The Better Angels of Our Nature: Why Violence Has Declined

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  1. Graham H. Seibert says:
    552 of 612 people found the following review helpful
    5.0 out of 5 stars
    A tour de force, covering a huge topic quite well, October 5, 2011
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    Graham H. Seibert (Kiev, Ukraine) –
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    This is a huge book, but as Pinker says, it is a huge subject. He organizes himself by lists. First, there are six significant trends which have led to a decrease in violence.
    1. Our evolution from hunter gatherers into settled civilizations, which he calls the Pacification Process.
    2. The consolidation of small kingdoms and duchies into large kingdoms with centralized authority and commerce, which he calls the Civilizing Process.
    3. The emergence of Enlightenment philosophy, and it’s respect for the individual through what he calls the Humanitarian Revolution.
    4. Since World War II, violence has been suppressed, first by the overwhelming force of the two parties in the Cold War, and more recently by the American hegemony. Pinker calls this the Long Peace.
    5. The general trend, even apart from the Cold War, of wars to be more infrequent, and less violent, however autocratic and anti-democratic the governments may be. Call this the New Peace.
    6. Lastly, the growth of peace and domestic societies, and with it the diminishing level of violence through small things like schoolyard fights, bullying, and picking on gays and minorities. He titles this the Rights Revolution.

    Pinker then goes on to examine the traditional explanations of violence, the traditional explanations of human nature which account for violence. There is practical violence, which you might call necessary violence. Then there are dominance, revenge, sadism, and ideologically driven violence. Opposing these are what he calls the better angels of human nature, empathy, self-control, our moral sense, and reason. Many of these characteristics are shared with our primate brethren, the chimpanzees on down, but some of them are uniquely human. With our ability to reason, and the unique human ability to impute motive to conspecifics of our own or other tribes, and our ability to express ourselves verbally, we are better able than any other species to negotiate our way through situations of conflict. A good deal of the decline in violence has to do with the maturation of these processes through the genetic evolution of the human animal, and more recently, through the evolution of our society and the ways in which societies socialize their members.

    He concludes with five historical forces, which I find a little bit harder to grasp, but which serve as a vehicle for explanations of a number of interesting phenomena in the recent evolution of society. We have evolved Leviathan societies, in which the individual is pretty well controlled by state force. Not only our police, but our employers, our schools, and every other institution holds violence firmly in check as a matter of its own functioning. Other forces are commerce, which only happens when the partners are on peaceful terms, the evolution of women from mere propagators of the species to intellectual equals and partners in all of our undertakings, the growing information networks which bind us together, a process he calls cosmopolitanism, and lastly the increasing application of reason, which we would probably call the scientific basis, to human affairs, leading to a recognition that violence is in most circumstances not the best way to achieve one’s ends.

    In his discussion of ideologically driven violence he spends several pages discussing ideologies themselves. Specifically, he describes the groupthink environment in which a group comes to embrace dogmas that most of the individuals within the group would reject, or at least question, if they approached them on their own. The key mechanism is punishment of dissention, the ostracism of people who don’t mouth the groupthink. Sounds to me to describe political correctness at Harvard just as much as Communism under Stalin. I am pleased that Pinker had the courage to resist said PC and defend the science behind the observations which got Larry Summers fired as president of Harvard. Calls to mind the “Kinsley gaffe”, “A truthful statement told accidentally, usually by a politician.”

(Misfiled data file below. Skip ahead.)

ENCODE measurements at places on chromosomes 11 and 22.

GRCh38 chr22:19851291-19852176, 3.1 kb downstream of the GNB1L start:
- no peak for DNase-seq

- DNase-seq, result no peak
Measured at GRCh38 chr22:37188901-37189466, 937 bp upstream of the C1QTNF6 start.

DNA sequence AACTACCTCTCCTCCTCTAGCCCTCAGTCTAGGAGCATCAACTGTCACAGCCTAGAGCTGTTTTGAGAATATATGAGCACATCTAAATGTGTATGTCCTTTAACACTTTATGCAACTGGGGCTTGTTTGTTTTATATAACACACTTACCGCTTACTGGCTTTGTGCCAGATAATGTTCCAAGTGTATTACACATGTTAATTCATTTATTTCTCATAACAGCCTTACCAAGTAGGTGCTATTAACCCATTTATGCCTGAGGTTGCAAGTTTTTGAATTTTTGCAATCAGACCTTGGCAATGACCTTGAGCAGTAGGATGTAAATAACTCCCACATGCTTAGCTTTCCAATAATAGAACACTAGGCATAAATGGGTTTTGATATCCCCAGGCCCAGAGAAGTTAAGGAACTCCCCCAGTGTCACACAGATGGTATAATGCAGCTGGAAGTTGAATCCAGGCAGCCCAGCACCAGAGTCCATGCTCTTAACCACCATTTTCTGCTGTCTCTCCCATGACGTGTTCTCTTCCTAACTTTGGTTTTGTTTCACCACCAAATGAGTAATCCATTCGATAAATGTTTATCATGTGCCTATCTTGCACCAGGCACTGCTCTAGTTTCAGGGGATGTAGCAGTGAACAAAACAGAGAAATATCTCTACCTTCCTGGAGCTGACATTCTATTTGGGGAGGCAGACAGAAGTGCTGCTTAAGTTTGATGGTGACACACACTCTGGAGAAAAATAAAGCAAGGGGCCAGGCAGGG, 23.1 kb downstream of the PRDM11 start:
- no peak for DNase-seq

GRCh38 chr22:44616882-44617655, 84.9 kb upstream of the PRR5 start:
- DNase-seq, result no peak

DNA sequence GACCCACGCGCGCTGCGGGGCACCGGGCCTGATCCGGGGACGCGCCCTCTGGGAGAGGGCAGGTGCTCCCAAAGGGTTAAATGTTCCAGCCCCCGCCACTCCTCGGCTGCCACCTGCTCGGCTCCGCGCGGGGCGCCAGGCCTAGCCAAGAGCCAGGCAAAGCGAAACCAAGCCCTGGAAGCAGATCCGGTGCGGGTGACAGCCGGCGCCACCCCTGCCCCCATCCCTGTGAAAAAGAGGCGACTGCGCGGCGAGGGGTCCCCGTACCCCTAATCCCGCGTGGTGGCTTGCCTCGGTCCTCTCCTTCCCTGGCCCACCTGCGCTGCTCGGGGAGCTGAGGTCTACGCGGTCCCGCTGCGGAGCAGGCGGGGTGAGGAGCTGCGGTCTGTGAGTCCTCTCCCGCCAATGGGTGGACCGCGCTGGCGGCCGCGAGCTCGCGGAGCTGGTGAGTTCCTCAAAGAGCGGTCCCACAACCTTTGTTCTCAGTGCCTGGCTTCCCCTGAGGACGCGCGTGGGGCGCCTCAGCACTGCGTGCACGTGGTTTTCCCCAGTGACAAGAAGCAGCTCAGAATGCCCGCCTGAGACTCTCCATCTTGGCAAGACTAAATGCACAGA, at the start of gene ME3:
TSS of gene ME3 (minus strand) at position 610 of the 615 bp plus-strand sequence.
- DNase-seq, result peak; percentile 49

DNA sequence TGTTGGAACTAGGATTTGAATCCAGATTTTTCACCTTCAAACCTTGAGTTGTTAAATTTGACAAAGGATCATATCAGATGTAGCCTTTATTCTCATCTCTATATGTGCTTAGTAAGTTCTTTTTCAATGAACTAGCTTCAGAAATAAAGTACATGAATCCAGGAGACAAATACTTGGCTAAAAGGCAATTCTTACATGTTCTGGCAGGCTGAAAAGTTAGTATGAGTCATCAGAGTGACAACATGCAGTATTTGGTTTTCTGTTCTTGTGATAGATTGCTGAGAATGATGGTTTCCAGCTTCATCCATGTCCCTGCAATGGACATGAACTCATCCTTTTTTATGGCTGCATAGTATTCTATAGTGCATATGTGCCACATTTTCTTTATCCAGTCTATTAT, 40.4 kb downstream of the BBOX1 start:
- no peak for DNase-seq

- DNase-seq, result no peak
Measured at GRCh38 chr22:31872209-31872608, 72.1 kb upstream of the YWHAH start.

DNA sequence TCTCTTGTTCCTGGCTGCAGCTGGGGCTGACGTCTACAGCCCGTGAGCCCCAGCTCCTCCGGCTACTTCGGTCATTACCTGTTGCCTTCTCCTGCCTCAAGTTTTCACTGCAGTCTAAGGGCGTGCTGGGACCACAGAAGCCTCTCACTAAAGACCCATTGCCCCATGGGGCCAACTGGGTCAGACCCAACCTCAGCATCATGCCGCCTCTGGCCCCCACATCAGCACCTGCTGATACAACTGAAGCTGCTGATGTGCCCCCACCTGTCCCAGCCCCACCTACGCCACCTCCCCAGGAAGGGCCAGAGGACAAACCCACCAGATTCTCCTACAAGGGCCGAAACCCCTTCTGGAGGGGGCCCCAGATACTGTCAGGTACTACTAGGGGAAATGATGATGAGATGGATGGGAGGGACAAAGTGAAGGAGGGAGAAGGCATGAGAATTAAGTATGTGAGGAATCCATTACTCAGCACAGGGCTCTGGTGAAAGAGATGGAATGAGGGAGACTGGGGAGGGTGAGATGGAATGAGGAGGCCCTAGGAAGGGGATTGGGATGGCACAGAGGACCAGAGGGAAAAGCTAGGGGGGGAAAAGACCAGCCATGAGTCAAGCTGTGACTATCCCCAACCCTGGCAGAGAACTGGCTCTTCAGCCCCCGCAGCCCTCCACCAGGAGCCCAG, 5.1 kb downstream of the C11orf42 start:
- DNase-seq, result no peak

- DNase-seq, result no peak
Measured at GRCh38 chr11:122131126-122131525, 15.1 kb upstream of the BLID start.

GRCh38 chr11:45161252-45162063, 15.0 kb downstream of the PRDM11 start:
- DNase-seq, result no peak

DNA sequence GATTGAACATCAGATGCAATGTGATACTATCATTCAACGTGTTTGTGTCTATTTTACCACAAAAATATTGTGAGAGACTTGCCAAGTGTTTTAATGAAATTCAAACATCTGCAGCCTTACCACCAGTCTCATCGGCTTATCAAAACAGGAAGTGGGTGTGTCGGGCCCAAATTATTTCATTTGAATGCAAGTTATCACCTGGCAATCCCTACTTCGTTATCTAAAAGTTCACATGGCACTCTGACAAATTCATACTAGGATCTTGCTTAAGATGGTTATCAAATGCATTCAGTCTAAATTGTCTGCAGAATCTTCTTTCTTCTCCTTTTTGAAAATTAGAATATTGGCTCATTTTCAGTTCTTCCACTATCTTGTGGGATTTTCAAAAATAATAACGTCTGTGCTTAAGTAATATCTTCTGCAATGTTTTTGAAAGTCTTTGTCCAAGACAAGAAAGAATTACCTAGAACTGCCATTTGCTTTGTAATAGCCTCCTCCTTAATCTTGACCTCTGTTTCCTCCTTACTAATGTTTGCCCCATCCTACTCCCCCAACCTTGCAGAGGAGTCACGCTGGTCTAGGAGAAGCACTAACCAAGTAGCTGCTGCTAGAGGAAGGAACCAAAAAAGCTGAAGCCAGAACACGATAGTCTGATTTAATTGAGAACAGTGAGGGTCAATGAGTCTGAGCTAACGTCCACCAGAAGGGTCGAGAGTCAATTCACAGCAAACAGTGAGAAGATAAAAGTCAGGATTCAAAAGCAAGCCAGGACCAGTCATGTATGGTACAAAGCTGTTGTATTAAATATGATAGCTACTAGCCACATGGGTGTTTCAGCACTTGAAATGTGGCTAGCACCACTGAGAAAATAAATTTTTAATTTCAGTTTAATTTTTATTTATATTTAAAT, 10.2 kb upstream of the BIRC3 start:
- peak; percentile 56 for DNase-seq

For a guy with a long history of writing about evolution, he seems to pretty much avoid its implications in this book. In fact, he has more or less morphed from a true scientist to a social scientist/historian. Whereas “The Language Instinct” and “Words and Rules” got into leading edge science, and “The Blank Slate” brought us up to date on the theory of human evolution, this book is pretty much a compilation of other peoples’ statistics and observations, weighted with Pinker’s opinions.

    The question that will go through every reader’s mind when reading a book on the subject this vast is “how do you know?” Pinker answers that question in a way that I really admire – statistics. He says that most of us reason from anecdotal evidence. For instance, because the news media play up terror deaths such as those in Fort Hood, they tend to be grossly exaggerated in our conscience. We would…

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  2. R. Albin says:
    164 of 185 people found the following review helpful
    3.0 out of 5 stars
    Uneven; 3.5 Stars, March 10, 2012
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    R. Albin (Ann Arbor, Michigan United States) –
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    This very ambitious and sprawling book is a serious effort to argue for and explain the progressive decline in interpersonal violence in human societies. The book is divided into 2 parts. The first part is an effort to describe a broad sweep of human history from prehistoric societies to the present, arguing for a progressive though intermittant decline in violence in human societies. The second part is an effort to understand the underpinings of the decline in violence in terms of human psychological processes.

    Pinker’s sequence of the decline in violence is based on synthesis of a large volume of literature generated by archaeologists, ethnologists, historians, sociologists, political scientists, and psychologists. Pre-state societies, while low in absolute population and absolute number of violent acts, had very high per capita levels of violence. The emergence of states resulted in some decline in violence and the gradual strengthening of the state resulted in a progressive decline in interpersonal violence, even as states became more capable of waging war. This is best documented in Europe from the Middle Ages to the present. Pinker highlights a number of important parallel processes. The “Civilizing Process” described by the great historical sociologist Norbert Elias of the increasing importance of self-control, manners, and social amity from the Renaissance onwards is prominently featured as a key feature in the decline of violence. Similarly, Pinker emphasizes the humanitarianism of the Enlightenment and subsequent reform movements. In the 20th century, the “Rights Revolution” that has brought widespread acceptance of religious and ethnic minorities, women, and homosexuals, is also discussed as improving our societies. Pinker makes the important point that while the 20th century saw great violence with the tremendous crimes committed by totalitarian states and the huge casulties of WWI and WWII, on a per capita basis, there is continued decline which has accelerated in the post-WWII era.